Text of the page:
CC BY-SA 2.0

15. Chestnut

Chestnut trees are easy to identify because of the clusters of spiky burrs that grow and contain the fruit. The fruit is a brown-shelled nut with a white flesh. You’ll get a broad, straight trunk with a big spreading canopy and deeply furrowed bark.

Chestnut Tree




CC BY-ND 2.0

16. Chinaberry Tree

This very fast-growing type of tree is native to Australia, India, and Southeast Asia. It’s a deciduous tree that is in the Meliacea family and the Melia genus. All parts of the plant are poisonous to pets and humans, so be leery around it.

Chinaberry Tree




CC BY-NC 2.0

17. Chokecherry

Chokecherry is a type of tree on the smaller side that can also be a shrub with multiple stems that sends up suckers. It can get between 3 and 20 feet tall at full maturity, and up to 20 feet wide. It’s also not unusual for this type of tree to get up to 30 feet tall.

Aronia melanocarpa


Oskar Gran


CC BY-NC 2.0

18. Conifer

This is one of the largest gymnosperm groups in each continent except Antarctica, and it has over 800 species. These trees don’t produce fruit or flowers, and it is one of the tallest growing trees in North America because it includes the Giant Sequoias. They produce a nice supply of timber and in paper production.

Sun in the Trees


Stanley Zimny


CC BY-NC 2.0

19. Cottonwood

Cottonwood is a type of tree that is very common in parts of Asia, Europe, and North America. They offer cheap timber, have fast growth, and do very well in arid environments or wetlands. They will produce cotton-like, fluffy strands in the early summer months that can be a nuisance to clean up.

Fabulous Fall Cottonwoods


Cathy McCray



20. Crabapple

This is a stunning ornamental flowering type of tree, and the


flowers come in shades of white, pink, red, orange, and purple. They also produce very tart, small fruits called crabapples, and you get deep green leaves in the summer months.

Crabapple trees





21. Crape Myrtle Trees

The ornamental type of tree is part of the Lagerstroemia genus with flowering shrubs and trees that do well in warm climates. It’s a shrub-like tree that has evergreen or deciduous foliage, multiple stems, peeling colorful bark, and bushy growth habits. They do well in zones 7 to 10.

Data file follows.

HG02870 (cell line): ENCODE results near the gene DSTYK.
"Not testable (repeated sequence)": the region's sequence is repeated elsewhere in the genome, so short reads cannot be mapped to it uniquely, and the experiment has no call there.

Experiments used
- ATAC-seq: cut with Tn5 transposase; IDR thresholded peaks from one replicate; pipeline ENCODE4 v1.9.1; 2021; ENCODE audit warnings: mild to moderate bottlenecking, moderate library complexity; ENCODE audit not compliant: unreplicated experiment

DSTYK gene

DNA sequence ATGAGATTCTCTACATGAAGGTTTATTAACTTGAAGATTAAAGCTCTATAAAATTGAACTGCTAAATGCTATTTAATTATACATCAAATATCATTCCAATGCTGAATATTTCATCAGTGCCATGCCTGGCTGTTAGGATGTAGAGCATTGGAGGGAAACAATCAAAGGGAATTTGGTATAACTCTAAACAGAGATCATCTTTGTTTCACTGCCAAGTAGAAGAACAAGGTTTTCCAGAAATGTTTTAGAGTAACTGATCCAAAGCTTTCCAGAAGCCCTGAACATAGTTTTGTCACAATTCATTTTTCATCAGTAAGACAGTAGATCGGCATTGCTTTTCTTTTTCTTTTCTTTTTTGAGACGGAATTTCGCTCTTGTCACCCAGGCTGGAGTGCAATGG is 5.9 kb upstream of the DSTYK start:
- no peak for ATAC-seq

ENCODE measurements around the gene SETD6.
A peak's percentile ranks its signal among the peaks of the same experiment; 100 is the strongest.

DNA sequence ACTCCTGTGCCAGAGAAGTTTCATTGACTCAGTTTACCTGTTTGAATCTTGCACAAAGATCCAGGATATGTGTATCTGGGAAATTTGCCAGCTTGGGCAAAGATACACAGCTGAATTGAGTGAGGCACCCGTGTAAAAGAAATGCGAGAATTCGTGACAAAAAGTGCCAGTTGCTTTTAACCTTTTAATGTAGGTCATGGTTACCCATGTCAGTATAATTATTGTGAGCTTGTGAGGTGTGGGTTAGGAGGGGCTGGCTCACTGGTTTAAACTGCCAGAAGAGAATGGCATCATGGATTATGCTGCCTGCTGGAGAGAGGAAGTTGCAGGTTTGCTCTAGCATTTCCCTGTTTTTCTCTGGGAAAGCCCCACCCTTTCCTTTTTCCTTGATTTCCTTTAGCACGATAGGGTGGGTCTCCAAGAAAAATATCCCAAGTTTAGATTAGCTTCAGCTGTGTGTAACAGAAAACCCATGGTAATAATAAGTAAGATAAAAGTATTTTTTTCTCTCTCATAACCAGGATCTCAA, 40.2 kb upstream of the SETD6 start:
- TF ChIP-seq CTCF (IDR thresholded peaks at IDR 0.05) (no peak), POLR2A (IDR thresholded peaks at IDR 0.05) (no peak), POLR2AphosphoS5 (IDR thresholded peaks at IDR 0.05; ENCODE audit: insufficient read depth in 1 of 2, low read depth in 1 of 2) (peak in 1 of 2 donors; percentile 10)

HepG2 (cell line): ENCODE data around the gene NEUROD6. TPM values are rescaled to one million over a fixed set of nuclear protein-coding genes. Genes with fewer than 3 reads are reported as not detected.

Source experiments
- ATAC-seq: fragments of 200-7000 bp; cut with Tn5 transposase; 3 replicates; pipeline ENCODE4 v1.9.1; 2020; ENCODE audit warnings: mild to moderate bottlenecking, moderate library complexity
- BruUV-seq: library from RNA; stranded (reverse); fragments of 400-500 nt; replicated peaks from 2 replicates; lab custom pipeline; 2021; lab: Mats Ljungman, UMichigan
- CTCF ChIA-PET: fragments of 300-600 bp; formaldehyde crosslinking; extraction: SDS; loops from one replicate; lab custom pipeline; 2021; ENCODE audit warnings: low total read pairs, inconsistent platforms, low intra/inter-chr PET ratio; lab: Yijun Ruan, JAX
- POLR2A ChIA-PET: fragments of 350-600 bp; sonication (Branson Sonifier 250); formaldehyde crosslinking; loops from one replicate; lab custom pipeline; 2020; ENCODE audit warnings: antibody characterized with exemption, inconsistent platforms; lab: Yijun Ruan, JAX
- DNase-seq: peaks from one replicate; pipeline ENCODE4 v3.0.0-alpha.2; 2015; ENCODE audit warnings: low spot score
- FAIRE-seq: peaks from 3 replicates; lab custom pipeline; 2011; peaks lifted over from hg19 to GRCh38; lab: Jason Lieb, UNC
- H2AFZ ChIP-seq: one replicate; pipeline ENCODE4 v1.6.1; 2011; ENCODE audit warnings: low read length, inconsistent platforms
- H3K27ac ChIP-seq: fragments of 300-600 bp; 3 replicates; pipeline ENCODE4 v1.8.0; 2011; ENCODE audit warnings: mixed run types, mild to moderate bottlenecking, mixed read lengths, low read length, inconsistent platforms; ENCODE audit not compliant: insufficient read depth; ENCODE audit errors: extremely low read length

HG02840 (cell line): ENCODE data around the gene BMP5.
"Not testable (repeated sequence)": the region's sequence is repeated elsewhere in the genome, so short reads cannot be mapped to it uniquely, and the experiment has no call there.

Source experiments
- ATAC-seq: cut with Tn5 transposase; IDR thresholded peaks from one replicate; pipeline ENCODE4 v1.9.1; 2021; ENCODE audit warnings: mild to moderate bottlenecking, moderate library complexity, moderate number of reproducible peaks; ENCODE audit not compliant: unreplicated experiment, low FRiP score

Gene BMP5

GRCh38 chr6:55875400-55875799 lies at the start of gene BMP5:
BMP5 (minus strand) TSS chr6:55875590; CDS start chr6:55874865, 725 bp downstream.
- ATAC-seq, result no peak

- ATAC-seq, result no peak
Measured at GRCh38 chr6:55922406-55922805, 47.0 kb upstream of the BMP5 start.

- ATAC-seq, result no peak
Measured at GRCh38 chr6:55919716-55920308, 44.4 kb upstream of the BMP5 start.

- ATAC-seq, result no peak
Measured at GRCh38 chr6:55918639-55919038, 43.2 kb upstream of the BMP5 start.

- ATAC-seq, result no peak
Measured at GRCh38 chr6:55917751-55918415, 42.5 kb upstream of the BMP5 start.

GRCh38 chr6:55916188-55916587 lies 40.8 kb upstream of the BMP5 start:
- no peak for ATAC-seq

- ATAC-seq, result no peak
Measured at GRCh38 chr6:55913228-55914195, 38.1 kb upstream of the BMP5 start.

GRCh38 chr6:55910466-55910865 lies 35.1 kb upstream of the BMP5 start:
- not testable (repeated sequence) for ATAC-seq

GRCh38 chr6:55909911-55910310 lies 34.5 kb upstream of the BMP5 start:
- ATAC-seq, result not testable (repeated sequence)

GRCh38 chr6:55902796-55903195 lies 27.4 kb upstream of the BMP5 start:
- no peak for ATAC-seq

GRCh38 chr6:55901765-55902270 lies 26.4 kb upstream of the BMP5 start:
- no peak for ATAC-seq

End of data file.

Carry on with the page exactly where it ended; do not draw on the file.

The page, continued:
Crape Myrtle




CC BY-ND 2.0

22. Cypress

True types of cypress trees are part of the Cupressus genus. They offer feathery, soft evergreen foliage and cones that resemble larger acorns. Types of trees like the Monterey cypress or the Mediterranean cypress are considered to be true cypress trees. It gives you year-round interest.

Cypress Trees


Gary J. Wood


CC BY-SA 2.0

23. Dogwood


are pretty deciduous flowering trees that fall into the Cornus genus and offer distinctive bark, berries, flowers, and leaves. They bloom in the early spring and are usually white, but you can find pink, pale red, or yellow flowers. They’re small to medium-sized, and they grow between 10 and 25 feet high.

Dogwood tree


Carol Von Canon



24. Elm

Elm is a type of tree with a very dense, thick hardwood, but you can find beautiful, ornamental types too. This tree has broad leaves that are between 7 and 16 centimeters long, and the ovate shape will form a point. The bark is a brownish-gray color with a scaly look and deep furrows. The seeds are round and small, and they get protected by a samara, or a papery casing.

Elm Trees in Fall


Draculina & Kid


CC BY-ND 2.0

25. Eucalyptus

Eucalyptus plants are flowering shrubs and trees that have over 700 species. Some species can get an impressive 330 feet tall, and the shrubs or mallees get up to 33 feet tall. It has a very sharp scent.

Eucalyptus trees




CC BY-NC 2.0

26. Ficus


types of trees or plants are notable for how long they survive both in the wild and as a houseplant. They have very minimal care requirements, and they’re low-growers that love artificial light. They’re easy to naturalize into your garden.






27. Fig

This type of tree will thrive in much warmer climates, and they grow fruits that have a nutty taste to them. Despite the reputation of growing in areas that have longer summers, you can keep them indoors as a houseplant in colder or temperate climates and have them do well.

Magnificent Fig Tree


Stanley Zimny


CC BY-NC 2.0

28. Fir

Fir types of trees are evergreen, large conifer species that you find growing in forests in Asia, Europe, and North America. They have needle-like leaves that will stay green all year-round. Some species like balsam, Fraser, and noble fir are popular for use as Christmas trees.

Fir Tree Reflection


Stanley Zimny


CC BY-NC 2.0

29. Ginkgo Biloba

This is a very slow-growing,

columnar type of tree

that offers very big fan-shaped leaves that turn a pretty yellow in the fall months. This is the only species of tree left in the Ginkgoaceae family and the Ginkgo genus, and they get between 50 and 75 feet high at full maturity.

Ginkgo Leaves (Ginkgo Biloba)





30. Hackberry

This is a group of deciduous, medium-sized types of trees that offer clusters of fuzzy, small spring flowers, ovate leaves, and purple fruit. It’s a very low-maintenance choice, and they’re hardy enough to withstand different conditions, including wet soil, drought, air pollution, and high winds.

Hackberry Tree


Kari Nousiainen


CC BY-NC 2.0

31. Hawthorne

The leaves of this type of tree come in several shapes. Some hawthorn trees have leaves that look like big parsley leaves due to being deeply lobed. Others will have shallow lobes and an ovate shape.